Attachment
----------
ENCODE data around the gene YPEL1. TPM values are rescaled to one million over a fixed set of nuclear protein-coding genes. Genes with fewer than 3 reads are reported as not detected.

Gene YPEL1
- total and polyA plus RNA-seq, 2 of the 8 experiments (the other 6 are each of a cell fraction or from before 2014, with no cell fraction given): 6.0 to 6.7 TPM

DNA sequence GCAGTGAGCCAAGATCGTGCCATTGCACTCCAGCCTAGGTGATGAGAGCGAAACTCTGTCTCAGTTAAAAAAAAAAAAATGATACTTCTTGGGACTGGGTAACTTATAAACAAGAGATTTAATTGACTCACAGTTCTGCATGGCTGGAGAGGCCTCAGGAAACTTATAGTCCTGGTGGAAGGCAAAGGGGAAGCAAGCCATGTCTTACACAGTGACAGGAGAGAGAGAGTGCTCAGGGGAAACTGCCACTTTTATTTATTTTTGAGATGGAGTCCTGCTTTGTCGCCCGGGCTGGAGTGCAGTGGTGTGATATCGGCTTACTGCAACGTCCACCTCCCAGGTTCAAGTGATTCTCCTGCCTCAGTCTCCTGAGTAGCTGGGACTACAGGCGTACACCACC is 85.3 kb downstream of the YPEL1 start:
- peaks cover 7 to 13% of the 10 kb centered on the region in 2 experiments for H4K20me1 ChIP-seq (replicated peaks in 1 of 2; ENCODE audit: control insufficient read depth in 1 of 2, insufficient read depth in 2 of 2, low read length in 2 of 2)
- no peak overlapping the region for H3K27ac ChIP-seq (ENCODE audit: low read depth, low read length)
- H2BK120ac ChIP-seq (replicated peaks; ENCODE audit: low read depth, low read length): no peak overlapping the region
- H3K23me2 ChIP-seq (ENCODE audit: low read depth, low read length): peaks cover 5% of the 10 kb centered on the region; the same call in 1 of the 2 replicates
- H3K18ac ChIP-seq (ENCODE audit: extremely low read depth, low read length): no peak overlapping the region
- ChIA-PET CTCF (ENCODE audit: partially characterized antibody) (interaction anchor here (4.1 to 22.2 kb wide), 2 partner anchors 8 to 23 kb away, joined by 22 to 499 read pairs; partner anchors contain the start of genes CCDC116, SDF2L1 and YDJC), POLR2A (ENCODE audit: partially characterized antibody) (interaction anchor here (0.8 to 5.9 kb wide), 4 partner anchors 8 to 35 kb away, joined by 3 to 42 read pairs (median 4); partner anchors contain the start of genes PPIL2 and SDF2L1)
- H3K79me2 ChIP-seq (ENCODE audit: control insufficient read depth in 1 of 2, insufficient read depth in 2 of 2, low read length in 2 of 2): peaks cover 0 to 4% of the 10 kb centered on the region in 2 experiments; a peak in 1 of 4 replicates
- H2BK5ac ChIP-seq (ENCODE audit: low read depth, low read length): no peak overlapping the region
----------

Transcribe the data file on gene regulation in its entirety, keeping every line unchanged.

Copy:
ENCODE data around the gene YPEL1. TPM values are rescaled to one million over a fixed set of nuclear protein-coding genes. Genes with fewer than 3 reads are reported as not detected.

Gene YPEL1
- total and polyA plus RNA-seq, 2 of the 8 experiments (the other 6 are each of a cell fraction or from before 2014, with no cell fraction given): 6.0 to 6.7 TPM

DNA sequence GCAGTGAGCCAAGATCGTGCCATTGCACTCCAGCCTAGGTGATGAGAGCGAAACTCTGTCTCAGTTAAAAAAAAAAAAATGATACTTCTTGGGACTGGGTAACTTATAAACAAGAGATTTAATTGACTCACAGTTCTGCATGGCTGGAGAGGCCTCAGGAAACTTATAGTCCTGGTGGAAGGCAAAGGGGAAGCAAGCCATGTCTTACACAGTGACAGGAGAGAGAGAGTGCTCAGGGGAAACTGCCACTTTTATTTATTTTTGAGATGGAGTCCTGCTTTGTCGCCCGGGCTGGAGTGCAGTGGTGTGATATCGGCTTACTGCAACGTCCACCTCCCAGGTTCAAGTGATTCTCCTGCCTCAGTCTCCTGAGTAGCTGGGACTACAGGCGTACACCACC is 85.3 kb downstream of the YPEL1 start:
- peaks cover 7 to 13% of the 10 kb centered on the region in 2 experiments for H4K20me1 ChIP-seq (replicated peaks in 1 of 2; ENCODE audit: control insufficient read depth in 1 of 2, insufficient read depth in 2 of 2, low read length in 2 of 2)
- no peak overlapping the region for H3K27ac ChIP-seq (ENCODE audit: low read depth, low read length)
- H2BK120ac ChIP-seq (replicated peaks; ENCODE audit: low read depth, low read length): no peak overlapping the region
- H3K23me2 ChIP-seq (ENCODE audit: low read depth, low read length): peaks cover 5% of the 10 kb centered on the region; the same call in 1 of the 2 replicates
- H3K18ac ChIP-seq (ENCODE audit: extremely low read depth, low read length): no peak overlapping the region
- ChIA-PET CTCF (ENCODE audit: partially characterized antibody) (interaction anchor here (4.1 to 22.2 kb wide), 2 partner anchors 8 to 23 kb away, joined by 22 to 499 read pairs; partner anchors contain the start of genes CCDC116, SDF2L1 and YDJC), POLR2A (ENCODE audit: partially characterized antibody) (interaction anchor here (0.8 to 5.9 kb wide), 4 partner anchors 8 to 35 kb away, joined by 3 to 42 read pairs (median 4); partner anchors contain the start of genes PPIL2 and SDF2L1)
- H3K79me2 ChIP-seq (ENCODE audit: control insufficient read depth in 1 of 2, insufficient read depth in 2 of 2, low read length in 2 of 2): peaks cover 0 to 4% of the 10 kb centered on the region in 2 experiments; a peak in 1 of 4 replicates
- H2BK5ac ChIP-seq (ENCODE audit: low read depth, low read length): no peak overlapping the region